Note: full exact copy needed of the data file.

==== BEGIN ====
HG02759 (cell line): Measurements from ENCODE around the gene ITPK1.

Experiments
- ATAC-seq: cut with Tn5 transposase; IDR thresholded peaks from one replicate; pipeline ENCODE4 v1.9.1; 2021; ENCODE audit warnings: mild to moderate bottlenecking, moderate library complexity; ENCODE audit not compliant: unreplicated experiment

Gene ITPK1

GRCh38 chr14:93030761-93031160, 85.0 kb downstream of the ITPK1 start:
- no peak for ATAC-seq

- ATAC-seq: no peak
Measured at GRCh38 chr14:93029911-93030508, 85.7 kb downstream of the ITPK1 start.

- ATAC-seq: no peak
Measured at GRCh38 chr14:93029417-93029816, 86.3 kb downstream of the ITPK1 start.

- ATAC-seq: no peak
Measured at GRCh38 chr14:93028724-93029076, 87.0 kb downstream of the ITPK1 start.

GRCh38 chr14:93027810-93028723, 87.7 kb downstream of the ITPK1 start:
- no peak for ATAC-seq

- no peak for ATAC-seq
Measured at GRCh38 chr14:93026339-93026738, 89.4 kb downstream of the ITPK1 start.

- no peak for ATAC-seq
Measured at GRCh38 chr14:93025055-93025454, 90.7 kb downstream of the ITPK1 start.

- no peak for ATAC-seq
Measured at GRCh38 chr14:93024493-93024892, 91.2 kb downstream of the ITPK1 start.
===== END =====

HG02759 (cell line): Measurements from ENCODE around the gene ITPK1.

Experiments
- ATAC-seq: cut with Tn5 transposase; IDR thresholded peaks from one replicate; pipeline ENCODE4 v1.9.1; 2021; ENCODE audit warnings: mild to moderate bottlenecking, moderate library complexity; ENCODE audit not compliant: unreplicated experiment

Gene ITPK1

GRCh38 chr14:93030761-93031160, 85.0 kb downstream of the ITPK1 start:
- no peak for ATAC-seq

- ATAC-seq: no peak
Measured at GRCh38 chr14:93029911-93030508, 85.7 kb downstream of the ITPK1 start.

- ATAC-seq: no peak
Measured at GRCh38 chr14:93029417-93029816, 86.3 kb downstream of the ITPK1 start.

- ATAC-seq: no peak
Measured at GRCh38 chr14:93028724-93029076, 87.0 kb downstream of the ITPK1 start.

GRCh38 chr14:93027810-93028723, 87.7 kb downstream of the ITPK1 start:
- no peak for ATAC-seq

- no peak for ATAC-seq
Measured at GRCh38 chr14:93026339-93026738, 89.4 kb downstream of the ITPK1 start.

- no peak for ATAC-seq
Measured at GRCh38 chr14:93025055-93025454, 90.7 kb downstream of the ITPK1 start.

- no peak for ATAC-seq
Measured at GRCh38 chr14:93024493-93024892, 91.2 kb downstream of the ITPK1 start.